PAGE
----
Concentration prayer

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As prayer is an intimate discourse with God Almighty, it is imperative that we collect the mind and thought that they may meditate on their Lord and address themselves to Him without a mediator. For if Moses the great was prevented from approaching the bush until after he had taken off his sandals from his feet, how is it that you intend to address Him Who is Most High and above any sense and thought, without casting off every recklessness and improper thought?

Concentrating the mind and keeping it away from distraction is not easy. It can be achieved only after long and hard work and persistence in spiritual worship. No one can attain pure prayer without persistence in worshipping God with a bona fide heart, just as one cannot learn a trade until after certain length of time.

Therefore, if we do not posses something of these let us not think of leaving prayer until after our minds have been cleansed, otherwise we would be like those who seek perfection without laboring. But let us pray, anyway, and pour our hearts and thoughts before The Merciful One. He, The Most High, will guide us in His mercy to the haven of life and direct us as He wills. This requires that our intention be well-meaning and our desire intense in concentrating our thought as best as possible.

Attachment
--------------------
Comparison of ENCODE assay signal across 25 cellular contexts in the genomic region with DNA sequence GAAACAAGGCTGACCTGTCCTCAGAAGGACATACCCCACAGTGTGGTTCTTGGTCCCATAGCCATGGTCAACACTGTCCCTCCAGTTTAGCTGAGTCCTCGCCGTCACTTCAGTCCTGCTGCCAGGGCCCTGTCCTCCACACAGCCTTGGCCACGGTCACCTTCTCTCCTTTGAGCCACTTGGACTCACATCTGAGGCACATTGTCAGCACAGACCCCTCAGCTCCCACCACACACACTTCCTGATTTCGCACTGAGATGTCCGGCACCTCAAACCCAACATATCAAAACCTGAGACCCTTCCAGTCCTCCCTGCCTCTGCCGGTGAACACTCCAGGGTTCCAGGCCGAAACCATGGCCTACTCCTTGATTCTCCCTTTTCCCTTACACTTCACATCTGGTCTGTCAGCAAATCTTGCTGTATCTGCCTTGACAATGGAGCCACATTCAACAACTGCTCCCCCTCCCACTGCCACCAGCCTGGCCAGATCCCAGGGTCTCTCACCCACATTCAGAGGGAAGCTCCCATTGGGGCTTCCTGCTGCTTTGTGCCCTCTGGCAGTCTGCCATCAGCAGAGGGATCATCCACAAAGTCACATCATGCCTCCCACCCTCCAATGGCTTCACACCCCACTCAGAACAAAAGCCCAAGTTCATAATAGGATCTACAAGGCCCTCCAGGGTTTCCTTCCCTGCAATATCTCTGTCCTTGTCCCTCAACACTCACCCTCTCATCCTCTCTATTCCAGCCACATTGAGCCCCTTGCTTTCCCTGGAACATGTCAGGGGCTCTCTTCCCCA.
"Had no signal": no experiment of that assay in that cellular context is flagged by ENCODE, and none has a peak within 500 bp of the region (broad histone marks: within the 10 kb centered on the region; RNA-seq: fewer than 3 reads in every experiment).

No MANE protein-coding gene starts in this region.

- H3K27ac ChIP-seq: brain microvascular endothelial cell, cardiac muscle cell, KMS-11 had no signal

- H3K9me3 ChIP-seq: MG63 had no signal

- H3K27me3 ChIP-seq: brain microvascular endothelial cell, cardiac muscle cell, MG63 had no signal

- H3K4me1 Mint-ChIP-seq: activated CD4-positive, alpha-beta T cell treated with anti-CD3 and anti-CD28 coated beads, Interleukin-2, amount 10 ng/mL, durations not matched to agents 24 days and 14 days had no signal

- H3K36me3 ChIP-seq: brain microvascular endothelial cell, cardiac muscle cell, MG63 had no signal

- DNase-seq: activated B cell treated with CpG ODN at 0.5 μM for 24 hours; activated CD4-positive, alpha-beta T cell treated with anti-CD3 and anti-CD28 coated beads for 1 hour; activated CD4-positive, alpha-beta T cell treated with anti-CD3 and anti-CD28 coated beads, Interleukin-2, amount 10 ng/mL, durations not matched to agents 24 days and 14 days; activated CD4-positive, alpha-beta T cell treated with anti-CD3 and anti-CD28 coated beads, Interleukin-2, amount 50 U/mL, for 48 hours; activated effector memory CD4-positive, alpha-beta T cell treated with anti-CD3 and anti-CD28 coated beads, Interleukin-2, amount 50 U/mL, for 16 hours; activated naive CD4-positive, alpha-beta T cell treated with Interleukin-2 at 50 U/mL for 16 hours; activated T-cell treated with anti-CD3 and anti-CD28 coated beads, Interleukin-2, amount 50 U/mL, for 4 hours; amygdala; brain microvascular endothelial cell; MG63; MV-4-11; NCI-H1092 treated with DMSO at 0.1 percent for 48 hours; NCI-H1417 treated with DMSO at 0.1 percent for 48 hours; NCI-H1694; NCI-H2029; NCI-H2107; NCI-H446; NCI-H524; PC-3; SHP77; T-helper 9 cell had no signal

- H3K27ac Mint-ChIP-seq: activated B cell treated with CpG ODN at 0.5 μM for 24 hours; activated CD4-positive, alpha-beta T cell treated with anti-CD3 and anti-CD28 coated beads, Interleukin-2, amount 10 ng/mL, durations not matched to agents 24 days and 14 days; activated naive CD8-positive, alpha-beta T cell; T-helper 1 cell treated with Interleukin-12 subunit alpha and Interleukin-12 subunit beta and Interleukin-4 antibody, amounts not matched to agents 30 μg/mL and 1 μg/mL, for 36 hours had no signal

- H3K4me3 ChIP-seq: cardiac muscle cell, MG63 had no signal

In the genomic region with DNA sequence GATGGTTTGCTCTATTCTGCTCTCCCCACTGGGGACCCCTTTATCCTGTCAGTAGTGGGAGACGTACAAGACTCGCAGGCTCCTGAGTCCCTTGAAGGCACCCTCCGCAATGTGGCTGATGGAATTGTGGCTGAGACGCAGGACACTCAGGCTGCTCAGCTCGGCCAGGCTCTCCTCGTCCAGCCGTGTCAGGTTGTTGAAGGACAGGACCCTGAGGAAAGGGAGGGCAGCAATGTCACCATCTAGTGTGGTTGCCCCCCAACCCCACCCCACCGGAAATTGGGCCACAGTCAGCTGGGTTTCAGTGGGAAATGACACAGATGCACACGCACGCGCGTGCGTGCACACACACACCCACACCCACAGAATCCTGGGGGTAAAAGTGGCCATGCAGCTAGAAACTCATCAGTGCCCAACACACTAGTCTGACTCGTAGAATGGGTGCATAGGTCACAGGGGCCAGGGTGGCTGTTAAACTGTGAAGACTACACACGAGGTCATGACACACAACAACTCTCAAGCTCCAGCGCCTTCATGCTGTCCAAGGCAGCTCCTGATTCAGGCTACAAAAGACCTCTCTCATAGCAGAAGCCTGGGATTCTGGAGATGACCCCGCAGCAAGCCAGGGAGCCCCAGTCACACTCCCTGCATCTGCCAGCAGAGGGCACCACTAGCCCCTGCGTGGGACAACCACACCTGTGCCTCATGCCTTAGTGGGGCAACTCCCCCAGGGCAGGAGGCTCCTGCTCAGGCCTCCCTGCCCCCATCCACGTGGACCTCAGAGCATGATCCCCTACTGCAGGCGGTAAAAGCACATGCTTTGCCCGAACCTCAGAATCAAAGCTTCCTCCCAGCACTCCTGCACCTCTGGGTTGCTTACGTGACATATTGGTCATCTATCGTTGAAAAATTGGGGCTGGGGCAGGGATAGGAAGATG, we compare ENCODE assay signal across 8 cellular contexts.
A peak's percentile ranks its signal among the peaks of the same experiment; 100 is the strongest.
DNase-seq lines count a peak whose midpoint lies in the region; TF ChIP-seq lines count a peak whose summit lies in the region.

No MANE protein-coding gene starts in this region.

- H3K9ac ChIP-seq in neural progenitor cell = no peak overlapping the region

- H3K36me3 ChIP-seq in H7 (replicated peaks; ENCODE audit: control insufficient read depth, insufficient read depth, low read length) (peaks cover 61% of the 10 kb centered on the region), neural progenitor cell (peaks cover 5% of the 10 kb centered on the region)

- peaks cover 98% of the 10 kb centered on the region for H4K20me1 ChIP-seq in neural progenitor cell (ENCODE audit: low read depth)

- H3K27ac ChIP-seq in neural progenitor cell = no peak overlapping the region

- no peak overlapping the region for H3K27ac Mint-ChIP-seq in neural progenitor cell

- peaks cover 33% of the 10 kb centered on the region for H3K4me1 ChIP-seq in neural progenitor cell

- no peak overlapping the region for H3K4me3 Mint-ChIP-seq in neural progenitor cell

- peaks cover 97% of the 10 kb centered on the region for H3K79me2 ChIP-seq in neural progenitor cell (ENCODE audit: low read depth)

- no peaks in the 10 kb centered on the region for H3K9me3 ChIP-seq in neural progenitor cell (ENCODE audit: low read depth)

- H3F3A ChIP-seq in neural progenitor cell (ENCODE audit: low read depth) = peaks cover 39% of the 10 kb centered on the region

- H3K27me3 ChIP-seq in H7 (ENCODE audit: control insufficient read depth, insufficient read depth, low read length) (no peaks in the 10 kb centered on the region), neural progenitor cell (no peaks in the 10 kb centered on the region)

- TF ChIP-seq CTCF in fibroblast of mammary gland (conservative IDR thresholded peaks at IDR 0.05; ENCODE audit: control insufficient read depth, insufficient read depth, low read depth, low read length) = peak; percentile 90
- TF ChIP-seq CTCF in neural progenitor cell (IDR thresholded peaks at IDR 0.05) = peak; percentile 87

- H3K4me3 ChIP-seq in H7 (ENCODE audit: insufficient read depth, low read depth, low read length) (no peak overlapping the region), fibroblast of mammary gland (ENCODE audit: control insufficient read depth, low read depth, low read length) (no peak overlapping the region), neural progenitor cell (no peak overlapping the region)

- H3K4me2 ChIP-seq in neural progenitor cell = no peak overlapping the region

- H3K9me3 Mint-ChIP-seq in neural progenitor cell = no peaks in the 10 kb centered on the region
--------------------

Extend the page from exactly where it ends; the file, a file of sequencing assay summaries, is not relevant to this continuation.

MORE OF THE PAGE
Also, we should avoid everything that could cause us to be reckless, be it external or internal. Let us act according to Father Makarius’s advice: “If your prayer is not spiritual, strive to attain verbal prayer. The spiritual prayer then will grow.

Experienced people have known that even though it is difficult, initially, to achieve concentration of mind, it becomes easier, however, after good training, especially when it tastes the sweetness of prayer. When it reaches this stage, it withdraws from all that exist on earth and in heaven and becomes absorbed by the love of its Lord and overwhelmed by His Majesty. This is the situation with those who attain perfection.

Mor Isaac the Elder says: “Prayer is not a matter of knowledge and eloquent phraseology. It is rather a Matter of clearing one’s mind from extraneous thoughts, rendering it serene in a state of concentration attained by silence of movements and serenity of senses”. He further says: “pure prayer calls for concentration of mind, serenity of conscience, tranquility of thoughts, reflection on the new world, hidden comfort, and discourse with God”